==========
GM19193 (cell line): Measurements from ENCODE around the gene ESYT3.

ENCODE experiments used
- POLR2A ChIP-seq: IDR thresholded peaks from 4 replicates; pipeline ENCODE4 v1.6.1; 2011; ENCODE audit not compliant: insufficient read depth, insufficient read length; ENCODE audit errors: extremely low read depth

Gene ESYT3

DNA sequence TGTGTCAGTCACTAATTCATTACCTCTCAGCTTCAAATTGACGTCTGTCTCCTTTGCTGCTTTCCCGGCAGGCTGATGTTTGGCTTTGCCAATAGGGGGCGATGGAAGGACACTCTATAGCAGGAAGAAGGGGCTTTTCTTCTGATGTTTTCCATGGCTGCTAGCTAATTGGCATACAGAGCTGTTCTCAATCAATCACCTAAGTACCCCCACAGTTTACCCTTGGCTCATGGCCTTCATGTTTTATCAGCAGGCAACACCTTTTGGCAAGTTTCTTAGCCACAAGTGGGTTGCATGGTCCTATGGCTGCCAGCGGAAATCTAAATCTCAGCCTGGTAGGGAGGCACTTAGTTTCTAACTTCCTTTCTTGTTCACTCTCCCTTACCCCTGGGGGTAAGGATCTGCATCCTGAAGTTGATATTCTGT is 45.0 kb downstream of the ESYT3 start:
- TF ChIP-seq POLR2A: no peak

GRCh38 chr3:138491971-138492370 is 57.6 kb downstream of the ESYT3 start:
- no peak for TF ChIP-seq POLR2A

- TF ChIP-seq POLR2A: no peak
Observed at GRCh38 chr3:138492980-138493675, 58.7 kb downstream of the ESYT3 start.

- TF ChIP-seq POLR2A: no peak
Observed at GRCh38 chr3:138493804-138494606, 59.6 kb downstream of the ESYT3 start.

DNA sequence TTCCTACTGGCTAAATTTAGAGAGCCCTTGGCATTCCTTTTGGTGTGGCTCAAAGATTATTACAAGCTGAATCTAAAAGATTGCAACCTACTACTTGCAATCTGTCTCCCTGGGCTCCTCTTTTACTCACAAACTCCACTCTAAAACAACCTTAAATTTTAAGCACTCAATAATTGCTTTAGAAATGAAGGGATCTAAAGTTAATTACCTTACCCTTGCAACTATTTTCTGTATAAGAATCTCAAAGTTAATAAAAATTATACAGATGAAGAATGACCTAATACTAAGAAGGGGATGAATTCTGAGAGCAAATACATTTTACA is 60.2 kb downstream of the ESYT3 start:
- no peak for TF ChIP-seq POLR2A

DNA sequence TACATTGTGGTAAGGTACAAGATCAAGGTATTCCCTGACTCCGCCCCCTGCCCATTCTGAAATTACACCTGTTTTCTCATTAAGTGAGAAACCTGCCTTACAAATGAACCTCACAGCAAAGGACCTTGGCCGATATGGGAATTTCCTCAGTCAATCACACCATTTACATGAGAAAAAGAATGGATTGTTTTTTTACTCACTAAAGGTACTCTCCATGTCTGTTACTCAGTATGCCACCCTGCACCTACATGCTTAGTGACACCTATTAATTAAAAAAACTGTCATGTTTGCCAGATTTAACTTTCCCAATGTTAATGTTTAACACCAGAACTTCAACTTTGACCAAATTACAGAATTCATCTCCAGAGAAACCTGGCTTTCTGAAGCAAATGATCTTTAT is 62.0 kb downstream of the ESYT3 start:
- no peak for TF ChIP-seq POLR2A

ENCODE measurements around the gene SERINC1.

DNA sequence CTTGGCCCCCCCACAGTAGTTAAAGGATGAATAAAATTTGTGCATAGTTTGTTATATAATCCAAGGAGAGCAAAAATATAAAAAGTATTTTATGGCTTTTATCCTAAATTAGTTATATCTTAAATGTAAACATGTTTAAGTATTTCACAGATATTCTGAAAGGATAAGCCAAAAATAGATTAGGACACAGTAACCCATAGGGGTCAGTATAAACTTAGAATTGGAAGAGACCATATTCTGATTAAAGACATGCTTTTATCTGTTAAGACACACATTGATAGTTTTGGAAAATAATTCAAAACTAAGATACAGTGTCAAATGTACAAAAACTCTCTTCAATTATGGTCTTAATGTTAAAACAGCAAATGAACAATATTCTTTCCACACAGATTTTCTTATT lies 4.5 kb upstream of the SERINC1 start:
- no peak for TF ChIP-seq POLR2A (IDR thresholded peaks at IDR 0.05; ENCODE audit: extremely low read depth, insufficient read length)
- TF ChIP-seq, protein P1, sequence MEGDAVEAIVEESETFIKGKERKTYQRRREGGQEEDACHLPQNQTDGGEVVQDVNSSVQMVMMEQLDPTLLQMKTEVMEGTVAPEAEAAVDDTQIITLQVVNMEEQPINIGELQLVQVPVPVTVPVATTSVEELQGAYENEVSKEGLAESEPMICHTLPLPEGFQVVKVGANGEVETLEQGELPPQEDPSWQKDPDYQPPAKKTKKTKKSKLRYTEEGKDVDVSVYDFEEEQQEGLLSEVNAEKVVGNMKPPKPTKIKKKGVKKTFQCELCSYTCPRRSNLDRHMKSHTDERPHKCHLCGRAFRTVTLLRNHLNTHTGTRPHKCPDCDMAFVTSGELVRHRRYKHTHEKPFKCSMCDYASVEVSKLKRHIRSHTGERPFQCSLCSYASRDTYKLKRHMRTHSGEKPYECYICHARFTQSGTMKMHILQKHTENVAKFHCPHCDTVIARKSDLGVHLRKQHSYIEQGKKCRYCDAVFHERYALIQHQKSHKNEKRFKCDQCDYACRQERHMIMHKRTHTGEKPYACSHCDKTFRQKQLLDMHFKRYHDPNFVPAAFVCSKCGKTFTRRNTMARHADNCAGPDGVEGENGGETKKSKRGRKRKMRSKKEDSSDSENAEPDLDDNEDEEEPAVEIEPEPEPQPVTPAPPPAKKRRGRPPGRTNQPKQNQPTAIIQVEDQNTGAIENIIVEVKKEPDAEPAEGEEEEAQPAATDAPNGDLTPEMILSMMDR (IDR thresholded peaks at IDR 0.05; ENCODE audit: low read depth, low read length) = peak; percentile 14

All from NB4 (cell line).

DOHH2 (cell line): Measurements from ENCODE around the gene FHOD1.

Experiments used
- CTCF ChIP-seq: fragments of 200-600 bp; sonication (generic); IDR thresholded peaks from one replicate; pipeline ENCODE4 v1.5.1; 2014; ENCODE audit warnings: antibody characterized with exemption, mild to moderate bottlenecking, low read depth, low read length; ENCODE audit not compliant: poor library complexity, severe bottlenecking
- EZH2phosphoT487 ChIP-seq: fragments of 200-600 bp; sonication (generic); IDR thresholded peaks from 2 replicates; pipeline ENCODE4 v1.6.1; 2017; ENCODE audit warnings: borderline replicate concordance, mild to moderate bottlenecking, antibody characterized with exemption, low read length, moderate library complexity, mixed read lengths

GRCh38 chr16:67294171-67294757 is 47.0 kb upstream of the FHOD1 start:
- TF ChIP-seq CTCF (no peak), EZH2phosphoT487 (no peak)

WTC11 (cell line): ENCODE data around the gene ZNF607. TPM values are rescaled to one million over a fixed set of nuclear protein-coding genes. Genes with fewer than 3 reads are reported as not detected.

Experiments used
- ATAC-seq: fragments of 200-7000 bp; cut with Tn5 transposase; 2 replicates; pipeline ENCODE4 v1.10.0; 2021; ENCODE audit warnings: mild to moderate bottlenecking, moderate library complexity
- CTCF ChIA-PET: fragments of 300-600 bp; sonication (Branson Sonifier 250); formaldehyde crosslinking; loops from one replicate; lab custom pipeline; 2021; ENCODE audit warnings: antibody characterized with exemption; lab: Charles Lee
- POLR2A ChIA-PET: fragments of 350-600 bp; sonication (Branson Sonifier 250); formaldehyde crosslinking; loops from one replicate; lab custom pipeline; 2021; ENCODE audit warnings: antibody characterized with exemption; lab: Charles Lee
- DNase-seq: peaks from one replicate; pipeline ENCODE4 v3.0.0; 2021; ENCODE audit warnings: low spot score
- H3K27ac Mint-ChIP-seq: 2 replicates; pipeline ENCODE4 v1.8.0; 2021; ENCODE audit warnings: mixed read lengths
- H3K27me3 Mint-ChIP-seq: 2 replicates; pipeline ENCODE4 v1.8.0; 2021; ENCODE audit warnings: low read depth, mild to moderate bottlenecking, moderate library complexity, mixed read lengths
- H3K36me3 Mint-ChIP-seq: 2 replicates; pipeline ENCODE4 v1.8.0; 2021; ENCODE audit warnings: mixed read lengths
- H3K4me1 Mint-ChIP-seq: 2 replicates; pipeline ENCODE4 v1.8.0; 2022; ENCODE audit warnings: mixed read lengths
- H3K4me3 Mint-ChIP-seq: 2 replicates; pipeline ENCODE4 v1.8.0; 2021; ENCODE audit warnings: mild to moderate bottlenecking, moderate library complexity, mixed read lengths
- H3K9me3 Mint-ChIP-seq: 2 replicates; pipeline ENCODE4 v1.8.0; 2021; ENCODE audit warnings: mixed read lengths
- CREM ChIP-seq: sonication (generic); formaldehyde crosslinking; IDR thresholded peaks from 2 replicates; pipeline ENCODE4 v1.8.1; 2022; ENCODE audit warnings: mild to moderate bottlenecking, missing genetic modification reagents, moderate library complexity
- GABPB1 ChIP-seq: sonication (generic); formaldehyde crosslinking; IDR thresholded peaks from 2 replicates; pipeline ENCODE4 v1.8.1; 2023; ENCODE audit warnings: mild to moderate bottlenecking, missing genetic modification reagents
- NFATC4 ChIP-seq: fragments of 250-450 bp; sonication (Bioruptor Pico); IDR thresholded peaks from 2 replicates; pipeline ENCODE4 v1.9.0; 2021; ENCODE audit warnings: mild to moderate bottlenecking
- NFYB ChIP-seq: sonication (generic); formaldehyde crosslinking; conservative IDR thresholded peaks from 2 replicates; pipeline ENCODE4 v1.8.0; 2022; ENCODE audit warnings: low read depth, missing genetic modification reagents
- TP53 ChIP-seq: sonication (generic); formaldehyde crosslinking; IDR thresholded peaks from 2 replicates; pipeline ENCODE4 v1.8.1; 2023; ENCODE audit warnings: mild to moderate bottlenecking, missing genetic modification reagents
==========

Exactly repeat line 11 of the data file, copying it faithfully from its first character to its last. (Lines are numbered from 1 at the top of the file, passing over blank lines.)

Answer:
- TF ChIP-seq POLR2A: no peak